As writers, we know that writing is a process that takes place over time and is made up of different sorts of intellectual activities. As instructors, however, we often assign writing tasks as large, single assignments at the end of a semester. This can be too late for feedback to be meaningful or effective for future use and can encourage students to procrastinate until the last minute. By breaking up these large writing assignments into smaller “formative” assignments, you can not only provide more timely feedback but also better train students to approach writing as a process made up of different, equally important intellectual activities.
Formative assignments are low-stake, high-value smaller assignments that are later brought together into larger, cumulative assignments. For example, instead of assigning a single writing project all at once, you might schedule a series of small assignments that, for instance, require students to summarize the theories they’ve studied, analyze the evidence they will be using, and formulate and present the question and thesis to be addressed. After students have received feedback on each of these component parts, they bring them all together into the larger assignment.
There are many benefits to breaking up large assignments into smaller, formative assignments
- They encourage students to think of writing as an ongoing, developing process rather than as a single activity done all at once.
- They can keep students on track in terms of both time and content (by, for example, helping them avoid writing an entire assignment at the last minute on a bad or misguided idea).
- Rather than piling up all your own feedback work at once, they allow you to spread it out and give immediate, targeted feedback to the intellectual task at hand.
- They emphasize and target specific skills for the course or discipline (for example, source use, results discussion, and so on).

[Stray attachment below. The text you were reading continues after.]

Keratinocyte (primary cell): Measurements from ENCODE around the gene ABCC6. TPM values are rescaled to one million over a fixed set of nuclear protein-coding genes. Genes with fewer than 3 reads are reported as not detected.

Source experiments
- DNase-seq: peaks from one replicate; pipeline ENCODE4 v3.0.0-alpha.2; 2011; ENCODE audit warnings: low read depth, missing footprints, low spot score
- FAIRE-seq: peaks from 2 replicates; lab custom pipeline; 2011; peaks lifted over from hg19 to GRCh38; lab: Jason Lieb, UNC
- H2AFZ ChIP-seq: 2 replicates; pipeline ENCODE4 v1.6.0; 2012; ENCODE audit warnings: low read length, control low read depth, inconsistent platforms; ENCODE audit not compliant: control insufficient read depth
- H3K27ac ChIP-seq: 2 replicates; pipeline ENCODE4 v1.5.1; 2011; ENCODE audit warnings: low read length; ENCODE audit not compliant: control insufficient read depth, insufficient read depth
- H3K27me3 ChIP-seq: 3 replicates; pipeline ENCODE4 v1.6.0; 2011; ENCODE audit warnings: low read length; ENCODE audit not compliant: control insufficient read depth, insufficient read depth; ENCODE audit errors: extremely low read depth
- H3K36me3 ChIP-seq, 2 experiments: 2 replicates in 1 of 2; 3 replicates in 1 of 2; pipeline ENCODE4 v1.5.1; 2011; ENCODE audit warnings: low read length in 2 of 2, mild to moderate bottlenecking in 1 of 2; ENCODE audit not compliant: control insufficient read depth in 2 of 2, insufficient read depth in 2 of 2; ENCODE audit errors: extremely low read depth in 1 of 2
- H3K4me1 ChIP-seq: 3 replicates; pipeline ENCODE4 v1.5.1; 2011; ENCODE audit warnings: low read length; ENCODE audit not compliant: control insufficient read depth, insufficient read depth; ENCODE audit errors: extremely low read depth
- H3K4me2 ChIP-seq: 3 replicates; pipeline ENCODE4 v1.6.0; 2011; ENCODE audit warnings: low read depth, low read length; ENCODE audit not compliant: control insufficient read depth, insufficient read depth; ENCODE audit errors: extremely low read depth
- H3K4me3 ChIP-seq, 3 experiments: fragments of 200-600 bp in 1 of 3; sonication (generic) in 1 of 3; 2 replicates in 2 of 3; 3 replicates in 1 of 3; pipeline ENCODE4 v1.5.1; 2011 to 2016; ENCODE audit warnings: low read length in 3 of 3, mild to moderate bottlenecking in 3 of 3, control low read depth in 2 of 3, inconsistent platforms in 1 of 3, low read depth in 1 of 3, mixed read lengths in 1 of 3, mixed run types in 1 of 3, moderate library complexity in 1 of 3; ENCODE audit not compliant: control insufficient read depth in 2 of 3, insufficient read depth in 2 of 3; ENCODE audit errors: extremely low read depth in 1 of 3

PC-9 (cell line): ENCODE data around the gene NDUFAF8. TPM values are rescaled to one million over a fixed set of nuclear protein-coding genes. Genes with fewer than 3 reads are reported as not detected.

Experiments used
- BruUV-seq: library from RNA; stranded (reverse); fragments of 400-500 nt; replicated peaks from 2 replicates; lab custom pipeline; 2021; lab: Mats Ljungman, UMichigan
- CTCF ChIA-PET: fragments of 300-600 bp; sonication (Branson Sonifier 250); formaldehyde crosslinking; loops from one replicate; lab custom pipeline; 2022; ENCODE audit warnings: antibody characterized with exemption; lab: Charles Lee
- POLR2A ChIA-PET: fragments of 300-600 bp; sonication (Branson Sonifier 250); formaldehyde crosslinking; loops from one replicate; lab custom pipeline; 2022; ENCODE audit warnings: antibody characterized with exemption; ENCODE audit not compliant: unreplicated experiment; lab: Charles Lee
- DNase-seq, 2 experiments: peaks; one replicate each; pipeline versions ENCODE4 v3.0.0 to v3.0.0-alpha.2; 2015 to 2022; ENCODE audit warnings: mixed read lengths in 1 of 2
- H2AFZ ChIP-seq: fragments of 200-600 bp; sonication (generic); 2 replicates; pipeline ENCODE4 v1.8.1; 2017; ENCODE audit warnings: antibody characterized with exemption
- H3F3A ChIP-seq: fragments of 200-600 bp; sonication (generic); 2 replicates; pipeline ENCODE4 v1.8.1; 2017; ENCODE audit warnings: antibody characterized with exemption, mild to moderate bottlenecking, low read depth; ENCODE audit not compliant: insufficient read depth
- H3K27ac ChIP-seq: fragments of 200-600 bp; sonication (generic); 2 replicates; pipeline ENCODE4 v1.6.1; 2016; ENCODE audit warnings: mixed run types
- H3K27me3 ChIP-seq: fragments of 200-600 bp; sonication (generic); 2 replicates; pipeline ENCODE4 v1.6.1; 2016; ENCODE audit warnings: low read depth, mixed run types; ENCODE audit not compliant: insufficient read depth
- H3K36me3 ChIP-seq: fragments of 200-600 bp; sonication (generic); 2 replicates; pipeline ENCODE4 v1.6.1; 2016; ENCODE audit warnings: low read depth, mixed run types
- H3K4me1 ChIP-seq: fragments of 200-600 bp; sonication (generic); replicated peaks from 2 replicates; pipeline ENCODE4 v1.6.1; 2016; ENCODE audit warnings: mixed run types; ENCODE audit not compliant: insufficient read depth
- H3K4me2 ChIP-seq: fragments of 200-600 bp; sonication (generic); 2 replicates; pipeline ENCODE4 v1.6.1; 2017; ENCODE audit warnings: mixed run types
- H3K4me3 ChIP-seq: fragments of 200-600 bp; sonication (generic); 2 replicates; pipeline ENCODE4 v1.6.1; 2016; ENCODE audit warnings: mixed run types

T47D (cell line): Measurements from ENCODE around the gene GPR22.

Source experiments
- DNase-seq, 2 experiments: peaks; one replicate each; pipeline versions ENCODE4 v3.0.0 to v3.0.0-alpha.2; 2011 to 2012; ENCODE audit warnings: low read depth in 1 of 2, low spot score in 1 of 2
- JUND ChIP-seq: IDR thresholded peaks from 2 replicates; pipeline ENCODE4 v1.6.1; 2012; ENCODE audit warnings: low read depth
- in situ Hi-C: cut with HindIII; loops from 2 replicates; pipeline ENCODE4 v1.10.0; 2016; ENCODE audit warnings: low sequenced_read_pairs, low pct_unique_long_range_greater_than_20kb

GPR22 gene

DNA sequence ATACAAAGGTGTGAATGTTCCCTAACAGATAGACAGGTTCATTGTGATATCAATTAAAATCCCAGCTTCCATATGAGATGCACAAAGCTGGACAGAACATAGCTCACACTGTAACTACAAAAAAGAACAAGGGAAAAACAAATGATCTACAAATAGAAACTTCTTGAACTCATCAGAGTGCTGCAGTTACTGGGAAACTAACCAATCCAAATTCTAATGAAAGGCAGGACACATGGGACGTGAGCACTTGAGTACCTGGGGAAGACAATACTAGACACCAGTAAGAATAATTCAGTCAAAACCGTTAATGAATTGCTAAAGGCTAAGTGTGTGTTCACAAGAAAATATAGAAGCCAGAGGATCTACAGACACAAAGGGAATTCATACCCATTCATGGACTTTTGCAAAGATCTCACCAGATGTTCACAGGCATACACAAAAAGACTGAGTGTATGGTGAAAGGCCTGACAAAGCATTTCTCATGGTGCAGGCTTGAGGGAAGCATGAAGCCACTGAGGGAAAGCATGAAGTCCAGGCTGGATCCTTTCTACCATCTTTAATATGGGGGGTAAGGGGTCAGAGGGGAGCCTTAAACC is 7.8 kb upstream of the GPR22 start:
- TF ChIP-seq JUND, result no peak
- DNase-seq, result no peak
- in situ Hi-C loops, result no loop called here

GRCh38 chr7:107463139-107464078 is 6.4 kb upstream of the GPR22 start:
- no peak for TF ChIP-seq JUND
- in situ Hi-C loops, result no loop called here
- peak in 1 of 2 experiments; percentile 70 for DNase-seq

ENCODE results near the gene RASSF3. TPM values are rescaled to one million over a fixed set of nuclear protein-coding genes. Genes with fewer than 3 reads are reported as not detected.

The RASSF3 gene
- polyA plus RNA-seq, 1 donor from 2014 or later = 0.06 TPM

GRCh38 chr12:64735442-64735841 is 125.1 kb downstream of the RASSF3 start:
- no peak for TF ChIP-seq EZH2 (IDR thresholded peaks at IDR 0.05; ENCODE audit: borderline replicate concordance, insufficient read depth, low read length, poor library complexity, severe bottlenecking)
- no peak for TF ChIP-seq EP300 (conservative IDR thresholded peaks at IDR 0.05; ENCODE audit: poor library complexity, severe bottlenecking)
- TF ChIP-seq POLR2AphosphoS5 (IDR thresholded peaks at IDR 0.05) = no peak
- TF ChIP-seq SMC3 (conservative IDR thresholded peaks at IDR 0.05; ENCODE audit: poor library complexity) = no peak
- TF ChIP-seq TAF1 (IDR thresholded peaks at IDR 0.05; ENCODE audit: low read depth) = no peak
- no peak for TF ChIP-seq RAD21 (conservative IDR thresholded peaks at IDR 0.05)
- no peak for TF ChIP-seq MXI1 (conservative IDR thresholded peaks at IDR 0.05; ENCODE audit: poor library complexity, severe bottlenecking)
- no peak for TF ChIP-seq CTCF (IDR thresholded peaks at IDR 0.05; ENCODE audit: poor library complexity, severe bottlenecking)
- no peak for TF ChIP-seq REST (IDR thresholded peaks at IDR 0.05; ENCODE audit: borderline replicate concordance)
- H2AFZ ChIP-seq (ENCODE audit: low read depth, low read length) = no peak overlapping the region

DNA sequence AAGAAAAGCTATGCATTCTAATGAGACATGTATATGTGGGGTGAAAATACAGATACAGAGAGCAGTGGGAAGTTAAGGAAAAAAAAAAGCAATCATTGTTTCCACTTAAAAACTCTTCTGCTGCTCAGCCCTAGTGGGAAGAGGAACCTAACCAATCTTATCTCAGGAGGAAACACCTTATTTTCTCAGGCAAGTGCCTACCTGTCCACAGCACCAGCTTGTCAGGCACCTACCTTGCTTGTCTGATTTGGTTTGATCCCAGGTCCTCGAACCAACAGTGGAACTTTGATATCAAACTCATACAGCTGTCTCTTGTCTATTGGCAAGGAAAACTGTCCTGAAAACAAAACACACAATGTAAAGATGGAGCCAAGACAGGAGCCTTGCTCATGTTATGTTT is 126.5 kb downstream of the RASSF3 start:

How to write formative assignments
Break a large writing assignment into its component pieces (e.g., introduction, conclusion, summary, methods, etc.).
- Prepare explicit directions for each piece. For example, provide specific explanations for what belongs in a successful introduction, or what a summary component requires, and so on. (The best instructions also tell students why these things are required.)
- Prepare straightforward rubrics for evaluating the assignment according to the given directions.
- Place the deadlines for the assignments appropriately.
- For example, if the first thing students need to do is analyze evidence, have them complete this assignment first; if the last thing they should do is write the introduction, have them complete this assignment last.
Use assignments to target potential stumbling blocks for students; if, for instance, you know students struggle with thesis development or counterargument, create assignments focused on these areas.
Formative assignments can also focus on specific writing conventions of the discipline, such as tone, voice, terminology, use of sources, and so on.
- WAC Clearinghouse, “Sequencing Writing Assignments”
- MIT Comparative Media Studies/Writing, “Sequencing Writing Assignments”
- Kate Kiefer, “Examples of Writing to Learn Activities”
- University of Minnesota Center for Writing, “Informal, In-class Writing Activities”